That's a long story. I can't describe it all here. I do have a book but... Let me just take, as emblematic, one important reform called the Australian ballot. This was essentially the ballot you and I still know today. State printed rather than printed by the party, including the candidates from all the parties, not just from one. And it swept the country beginning in 1888. By 1892, three-quarters of the states were using it.

We should have celebrated this past decade 100 years of the secret ballot in America because it was not secret until then. But unfortunately, our public culture remains creationist and we believe that free and fair elections, as we understand them, were born full-bodied out of the forehead of Jefferson and Madison.

The Australian ballot shifted the center of political gravity from party to voter. The new ballot asked voters to make a choice among alternatives rather than to perform an act of affiliation as a party. The secret ballot elevated the individual, educated, rational voter as the model citizen.

Political participation became more cognitive, less visceral. More intellectually demanding, rather less fun.

The large voting public of the late 19th century, with voter turnout in the North routinely at 75 to 80 percent, became the vanishing public of the 1920s with turnout under 50 percent.


The Dark Side

The great editor of The Nation and the New York Evening Post, E.L. Godkin, was an ardent civil service reformer. He sought to end immigration from Southern Europe, to require a literacy test for voting, to provide extra votes for the wealthy. He opposed women's suffrage out of fear that the servant girls would outvote their mistresses. He believed that Anglo-Saxons were the backbone of our civilization and that foreigners lacked "the Anglo-Saxon respect for forums and legal traditions." Americans, he held, placed too much stock in natural rights and not enough in the value of education and "the authority of training and culture."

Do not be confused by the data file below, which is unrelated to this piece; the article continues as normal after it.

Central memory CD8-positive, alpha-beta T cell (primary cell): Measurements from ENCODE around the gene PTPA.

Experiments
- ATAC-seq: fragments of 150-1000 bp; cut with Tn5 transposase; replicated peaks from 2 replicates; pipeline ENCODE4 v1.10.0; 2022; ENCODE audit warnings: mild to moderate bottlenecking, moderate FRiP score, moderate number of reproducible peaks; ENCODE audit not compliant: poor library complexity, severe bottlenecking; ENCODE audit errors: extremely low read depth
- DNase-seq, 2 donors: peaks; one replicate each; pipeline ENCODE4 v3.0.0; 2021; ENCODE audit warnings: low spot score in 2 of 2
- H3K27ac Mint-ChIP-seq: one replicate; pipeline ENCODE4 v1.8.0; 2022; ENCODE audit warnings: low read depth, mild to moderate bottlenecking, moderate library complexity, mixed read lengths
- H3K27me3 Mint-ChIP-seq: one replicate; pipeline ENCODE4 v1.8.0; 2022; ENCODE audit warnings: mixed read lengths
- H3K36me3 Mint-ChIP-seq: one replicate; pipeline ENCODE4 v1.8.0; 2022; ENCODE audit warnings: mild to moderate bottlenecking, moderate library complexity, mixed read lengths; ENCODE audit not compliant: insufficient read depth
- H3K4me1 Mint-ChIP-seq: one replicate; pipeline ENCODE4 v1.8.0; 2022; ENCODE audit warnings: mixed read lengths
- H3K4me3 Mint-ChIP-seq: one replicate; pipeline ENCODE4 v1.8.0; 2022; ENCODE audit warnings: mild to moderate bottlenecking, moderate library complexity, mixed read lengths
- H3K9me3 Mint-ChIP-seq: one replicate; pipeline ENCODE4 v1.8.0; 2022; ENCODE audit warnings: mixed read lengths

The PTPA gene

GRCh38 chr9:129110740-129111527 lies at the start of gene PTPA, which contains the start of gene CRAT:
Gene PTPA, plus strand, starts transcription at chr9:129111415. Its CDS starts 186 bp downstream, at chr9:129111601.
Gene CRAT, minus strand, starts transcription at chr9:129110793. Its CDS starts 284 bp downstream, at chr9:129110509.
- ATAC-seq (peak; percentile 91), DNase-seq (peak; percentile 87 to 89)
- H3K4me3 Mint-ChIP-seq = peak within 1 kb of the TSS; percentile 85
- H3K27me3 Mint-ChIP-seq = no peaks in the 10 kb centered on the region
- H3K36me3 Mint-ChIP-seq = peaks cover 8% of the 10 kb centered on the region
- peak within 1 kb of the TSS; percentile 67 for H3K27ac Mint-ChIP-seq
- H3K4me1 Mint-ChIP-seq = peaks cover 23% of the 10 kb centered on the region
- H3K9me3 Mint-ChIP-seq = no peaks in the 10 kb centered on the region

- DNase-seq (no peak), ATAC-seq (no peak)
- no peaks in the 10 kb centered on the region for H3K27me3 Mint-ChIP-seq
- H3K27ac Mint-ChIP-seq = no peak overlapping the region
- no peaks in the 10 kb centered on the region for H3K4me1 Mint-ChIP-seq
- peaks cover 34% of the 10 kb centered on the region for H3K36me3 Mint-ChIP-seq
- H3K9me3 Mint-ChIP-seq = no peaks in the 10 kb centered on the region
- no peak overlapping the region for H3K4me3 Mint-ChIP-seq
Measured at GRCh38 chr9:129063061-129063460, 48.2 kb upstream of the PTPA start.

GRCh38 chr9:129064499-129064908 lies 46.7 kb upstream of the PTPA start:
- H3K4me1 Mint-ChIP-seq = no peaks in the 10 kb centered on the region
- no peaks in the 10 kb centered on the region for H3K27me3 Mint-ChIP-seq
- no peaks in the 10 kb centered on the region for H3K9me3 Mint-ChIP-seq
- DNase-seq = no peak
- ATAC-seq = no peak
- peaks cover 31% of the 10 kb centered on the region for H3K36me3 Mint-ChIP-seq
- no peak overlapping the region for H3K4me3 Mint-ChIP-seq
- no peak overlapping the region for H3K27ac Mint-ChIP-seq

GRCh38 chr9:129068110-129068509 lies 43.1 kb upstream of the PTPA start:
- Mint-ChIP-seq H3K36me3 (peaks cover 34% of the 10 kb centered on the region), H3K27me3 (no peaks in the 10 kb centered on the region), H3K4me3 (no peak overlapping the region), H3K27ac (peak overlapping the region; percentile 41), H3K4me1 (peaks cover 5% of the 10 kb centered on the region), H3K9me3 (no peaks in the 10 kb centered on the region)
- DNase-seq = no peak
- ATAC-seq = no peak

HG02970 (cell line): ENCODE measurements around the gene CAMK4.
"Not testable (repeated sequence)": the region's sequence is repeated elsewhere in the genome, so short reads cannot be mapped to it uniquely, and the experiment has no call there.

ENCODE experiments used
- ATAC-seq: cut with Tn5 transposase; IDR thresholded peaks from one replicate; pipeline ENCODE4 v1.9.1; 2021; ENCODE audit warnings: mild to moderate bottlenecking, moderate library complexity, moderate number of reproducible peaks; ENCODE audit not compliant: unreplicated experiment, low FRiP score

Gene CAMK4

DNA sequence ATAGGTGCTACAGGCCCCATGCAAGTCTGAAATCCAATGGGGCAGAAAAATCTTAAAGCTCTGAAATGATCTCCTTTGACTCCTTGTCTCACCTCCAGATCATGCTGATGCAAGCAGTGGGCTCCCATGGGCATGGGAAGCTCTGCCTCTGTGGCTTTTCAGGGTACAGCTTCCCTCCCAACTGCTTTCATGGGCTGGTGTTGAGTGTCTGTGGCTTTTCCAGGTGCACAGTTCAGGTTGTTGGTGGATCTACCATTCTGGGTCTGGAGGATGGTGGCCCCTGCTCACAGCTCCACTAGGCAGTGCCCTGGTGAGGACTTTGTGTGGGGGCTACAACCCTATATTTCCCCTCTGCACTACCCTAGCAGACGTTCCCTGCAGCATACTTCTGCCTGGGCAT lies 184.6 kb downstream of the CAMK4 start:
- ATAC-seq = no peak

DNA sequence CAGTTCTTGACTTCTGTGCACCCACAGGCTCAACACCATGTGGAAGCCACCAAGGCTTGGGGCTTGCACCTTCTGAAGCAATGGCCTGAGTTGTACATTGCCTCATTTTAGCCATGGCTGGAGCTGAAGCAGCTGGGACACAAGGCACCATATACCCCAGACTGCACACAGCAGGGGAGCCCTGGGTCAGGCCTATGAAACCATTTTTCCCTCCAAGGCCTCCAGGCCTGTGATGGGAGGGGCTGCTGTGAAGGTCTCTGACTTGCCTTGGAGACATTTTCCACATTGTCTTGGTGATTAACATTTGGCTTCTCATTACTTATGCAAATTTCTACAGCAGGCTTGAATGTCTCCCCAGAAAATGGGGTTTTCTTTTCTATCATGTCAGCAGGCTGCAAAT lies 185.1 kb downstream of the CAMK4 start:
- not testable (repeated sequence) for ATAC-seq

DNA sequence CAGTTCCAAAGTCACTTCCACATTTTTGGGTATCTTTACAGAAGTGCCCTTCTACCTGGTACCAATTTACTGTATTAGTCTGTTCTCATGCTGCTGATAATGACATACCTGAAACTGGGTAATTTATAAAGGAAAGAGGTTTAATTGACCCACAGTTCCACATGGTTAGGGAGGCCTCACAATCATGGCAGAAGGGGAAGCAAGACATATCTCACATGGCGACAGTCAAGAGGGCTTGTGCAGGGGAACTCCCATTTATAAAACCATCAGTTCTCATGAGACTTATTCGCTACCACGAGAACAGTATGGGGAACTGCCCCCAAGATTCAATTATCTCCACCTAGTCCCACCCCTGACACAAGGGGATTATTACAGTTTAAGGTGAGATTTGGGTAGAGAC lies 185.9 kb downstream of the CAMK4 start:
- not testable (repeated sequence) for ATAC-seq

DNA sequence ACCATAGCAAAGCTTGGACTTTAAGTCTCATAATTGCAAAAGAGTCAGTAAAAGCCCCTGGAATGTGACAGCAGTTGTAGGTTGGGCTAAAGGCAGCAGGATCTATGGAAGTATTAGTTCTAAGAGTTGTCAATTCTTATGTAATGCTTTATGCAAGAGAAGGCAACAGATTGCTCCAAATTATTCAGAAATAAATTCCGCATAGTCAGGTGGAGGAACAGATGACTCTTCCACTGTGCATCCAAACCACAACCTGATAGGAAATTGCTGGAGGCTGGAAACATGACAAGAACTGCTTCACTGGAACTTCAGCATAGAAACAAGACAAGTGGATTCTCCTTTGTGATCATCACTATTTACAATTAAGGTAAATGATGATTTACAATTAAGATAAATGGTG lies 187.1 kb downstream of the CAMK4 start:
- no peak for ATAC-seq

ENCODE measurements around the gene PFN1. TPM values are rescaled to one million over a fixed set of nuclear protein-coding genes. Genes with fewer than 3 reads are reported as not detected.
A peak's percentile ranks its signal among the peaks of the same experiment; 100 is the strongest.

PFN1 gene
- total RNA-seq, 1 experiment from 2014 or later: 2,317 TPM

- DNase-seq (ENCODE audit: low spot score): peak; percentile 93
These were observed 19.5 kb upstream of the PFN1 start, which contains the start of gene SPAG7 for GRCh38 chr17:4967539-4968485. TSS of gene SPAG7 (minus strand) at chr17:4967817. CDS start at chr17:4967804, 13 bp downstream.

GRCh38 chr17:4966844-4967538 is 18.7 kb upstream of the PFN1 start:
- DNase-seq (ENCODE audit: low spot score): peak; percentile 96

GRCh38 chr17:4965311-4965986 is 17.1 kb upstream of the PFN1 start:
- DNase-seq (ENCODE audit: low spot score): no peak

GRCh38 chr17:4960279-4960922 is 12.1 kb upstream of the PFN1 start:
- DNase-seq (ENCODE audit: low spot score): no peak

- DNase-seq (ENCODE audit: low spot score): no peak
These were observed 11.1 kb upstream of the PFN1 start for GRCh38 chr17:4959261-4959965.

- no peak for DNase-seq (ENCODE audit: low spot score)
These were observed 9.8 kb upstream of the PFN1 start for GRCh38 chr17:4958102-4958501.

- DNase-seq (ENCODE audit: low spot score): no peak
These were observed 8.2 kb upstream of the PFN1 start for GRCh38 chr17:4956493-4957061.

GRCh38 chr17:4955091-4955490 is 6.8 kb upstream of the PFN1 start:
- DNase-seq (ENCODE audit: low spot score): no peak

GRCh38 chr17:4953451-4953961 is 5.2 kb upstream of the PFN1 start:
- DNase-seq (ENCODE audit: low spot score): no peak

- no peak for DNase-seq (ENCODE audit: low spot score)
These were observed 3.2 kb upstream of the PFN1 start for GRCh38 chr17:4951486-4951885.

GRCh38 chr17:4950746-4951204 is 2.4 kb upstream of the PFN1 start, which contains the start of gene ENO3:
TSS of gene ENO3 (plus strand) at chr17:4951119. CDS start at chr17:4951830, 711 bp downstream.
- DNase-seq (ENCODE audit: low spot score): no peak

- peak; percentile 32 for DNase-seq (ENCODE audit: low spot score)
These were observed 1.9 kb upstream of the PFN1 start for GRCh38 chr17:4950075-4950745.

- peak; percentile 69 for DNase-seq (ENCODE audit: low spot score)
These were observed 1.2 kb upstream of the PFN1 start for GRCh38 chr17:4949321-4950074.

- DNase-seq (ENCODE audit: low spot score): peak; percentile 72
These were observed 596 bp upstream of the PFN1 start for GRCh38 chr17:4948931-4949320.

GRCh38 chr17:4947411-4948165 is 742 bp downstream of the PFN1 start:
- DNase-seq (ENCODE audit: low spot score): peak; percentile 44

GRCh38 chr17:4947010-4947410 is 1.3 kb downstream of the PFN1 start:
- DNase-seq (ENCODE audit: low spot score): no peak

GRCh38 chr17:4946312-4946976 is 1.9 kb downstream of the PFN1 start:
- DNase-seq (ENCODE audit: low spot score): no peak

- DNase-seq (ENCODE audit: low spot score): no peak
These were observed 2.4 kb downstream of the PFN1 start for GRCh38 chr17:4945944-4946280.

There was great sympathy for Godkin when he declared that "there is no corner of our system in which the hastily made and ignorant foreign voter may not be found eating away the political structure, like a white ant, with a group of natives standing over him and encouraging him."


Literacy Tests

As I'm sure you know, literacy tests for voting became law in seven Southern states between 1890 and 1908 but in the same years also passed in Wyoming, Maine, California, Washington, Delaware, New Hampshire, Arizona and a bit later in New York and Oregon. In fact, the Australian ballot had made literacy a de facto requirement anyway.

The ideal of "the informed citizen" has been, in part, an ideal of a restricted educated franchise.